In this episode of The Workplace podcast, CalChamber Executive Vice President and General Counsel Erika Frank is joined by employment law experts Bianca Saad and Matthew Roberts to discuss the most common COVID-19-related questions employers have been asking the CalChamber’s Labor Law Helpline this month, including requiring test results, what to do if an employee doesn’t want to return to work, workplace mask obligations, and mental health considerations.
This podcast was recorded on July 20. Listeners should be aware that given the unpredictability of the COVID-19 crisis, government guidance and mandates may be altered at any time. Information presented in this podcast is accurate as of July 20, 2020.
Below is a condensed summary of today’s podcast. To hear the full discussion of each topic, visit the time stamps noted in the article below.
Requiring Test Results
Time Discussed: 02:00
Many of the questions that come through the Labor Law Helpline, Frank says, deal with COVID-19 testing. Can employers, she asks, require that an employee, who previously tested positive for COVID-19, submit a negative COVID-19 test result before returning to work?
At the moment there is no guidance that allows employers to establish such a requirement, Saad replies. Moreover, employers cannot require employees to submit test results in any capacity—even to prove that the employee is indeed positive for COVID-19.
Per Equal Employment Opportunity Commission (EEOC) guidance, however, employers may ask for a note from a medical professional that clears the employee to return to work, Saad says.
To help determine whether an employee may return to work, employers can refer to the guidance released by the California Department of Public Health (CDPH) on June 16 that outlines virus infection timeframes.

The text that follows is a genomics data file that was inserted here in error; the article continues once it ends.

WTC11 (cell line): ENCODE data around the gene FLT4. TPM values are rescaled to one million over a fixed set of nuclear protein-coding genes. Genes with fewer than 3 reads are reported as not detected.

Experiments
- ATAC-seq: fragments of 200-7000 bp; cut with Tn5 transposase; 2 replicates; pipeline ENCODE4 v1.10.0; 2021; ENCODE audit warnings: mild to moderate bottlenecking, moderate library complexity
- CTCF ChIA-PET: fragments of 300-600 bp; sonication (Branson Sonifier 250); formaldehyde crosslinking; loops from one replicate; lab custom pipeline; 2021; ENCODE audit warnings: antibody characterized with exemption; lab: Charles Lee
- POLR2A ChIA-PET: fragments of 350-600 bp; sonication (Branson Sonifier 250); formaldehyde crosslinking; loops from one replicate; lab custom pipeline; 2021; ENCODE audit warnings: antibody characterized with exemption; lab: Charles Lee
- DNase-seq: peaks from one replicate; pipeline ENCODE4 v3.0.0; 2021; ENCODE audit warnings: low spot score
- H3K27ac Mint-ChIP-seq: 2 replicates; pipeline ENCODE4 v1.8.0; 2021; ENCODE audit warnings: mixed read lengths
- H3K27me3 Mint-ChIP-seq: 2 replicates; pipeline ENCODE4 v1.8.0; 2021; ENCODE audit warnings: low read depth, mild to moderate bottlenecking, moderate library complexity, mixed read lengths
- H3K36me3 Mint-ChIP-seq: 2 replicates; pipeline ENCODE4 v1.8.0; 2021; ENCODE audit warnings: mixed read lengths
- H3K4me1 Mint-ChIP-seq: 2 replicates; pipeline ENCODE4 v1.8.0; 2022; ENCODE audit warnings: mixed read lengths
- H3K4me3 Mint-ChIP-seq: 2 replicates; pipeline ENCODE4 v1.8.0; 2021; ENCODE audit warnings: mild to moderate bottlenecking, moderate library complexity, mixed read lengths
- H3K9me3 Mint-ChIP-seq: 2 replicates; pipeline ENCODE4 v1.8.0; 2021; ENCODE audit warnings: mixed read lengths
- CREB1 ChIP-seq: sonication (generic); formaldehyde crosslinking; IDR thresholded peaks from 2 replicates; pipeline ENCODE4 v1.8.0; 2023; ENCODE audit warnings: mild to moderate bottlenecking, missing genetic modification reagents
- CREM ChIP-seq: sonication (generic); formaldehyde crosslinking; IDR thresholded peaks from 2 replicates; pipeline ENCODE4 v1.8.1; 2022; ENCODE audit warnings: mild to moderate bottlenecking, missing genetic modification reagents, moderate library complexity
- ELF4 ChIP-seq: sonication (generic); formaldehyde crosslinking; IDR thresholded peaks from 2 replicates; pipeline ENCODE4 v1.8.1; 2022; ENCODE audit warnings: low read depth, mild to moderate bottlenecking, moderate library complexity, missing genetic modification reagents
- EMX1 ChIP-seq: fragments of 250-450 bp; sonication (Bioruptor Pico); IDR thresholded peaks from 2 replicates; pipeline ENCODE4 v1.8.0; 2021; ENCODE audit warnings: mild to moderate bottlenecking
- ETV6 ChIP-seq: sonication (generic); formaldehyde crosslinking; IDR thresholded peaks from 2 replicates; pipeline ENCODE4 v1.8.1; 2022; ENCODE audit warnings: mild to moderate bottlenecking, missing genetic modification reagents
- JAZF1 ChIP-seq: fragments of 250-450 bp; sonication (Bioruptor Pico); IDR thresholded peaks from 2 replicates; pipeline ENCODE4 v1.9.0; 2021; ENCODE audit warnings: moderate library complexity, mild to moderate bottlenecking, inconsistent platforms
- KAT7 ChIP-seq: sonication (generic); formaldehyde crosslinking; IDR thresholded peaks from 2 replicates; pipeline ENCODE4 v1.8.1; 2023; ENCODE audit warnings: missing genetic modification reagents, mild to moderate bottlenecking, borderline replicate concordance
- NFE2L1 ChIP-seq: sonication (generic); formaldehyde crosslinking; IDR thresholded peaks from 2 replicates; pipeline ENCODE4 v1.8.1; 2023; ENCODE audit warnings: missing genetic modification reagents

After this podcast was recorded, the state released a COVID-19 Employer Playbook For a Safe Reopening.
For example, Saad explains, an employee may return to work if “…three days…have passed since there have been any symptoms and a minimum of 10 days…have passed since the date of their first COVID-19 test or from the time they have had symptoms.”
What is important, she stresses, is that employers continuously check back to the Centers for Disease Control and Prevention website, and their local health departments for updates.
Refusing to Return to Work
Time Discussed: 06:00
Another question that many employers are asking is what to do if any employee does not want to return to work.
Roberts says it’s very important that employers begin an interactive process and ask “Why?” Perhaps the employee cannot return to work because they’ve been ordered by their county to self-quarantine. Perhaps they have recently traveled outside the country. Or perhaps the employee has an underlying medical condition that places them at higher risk to COVID-19 complications.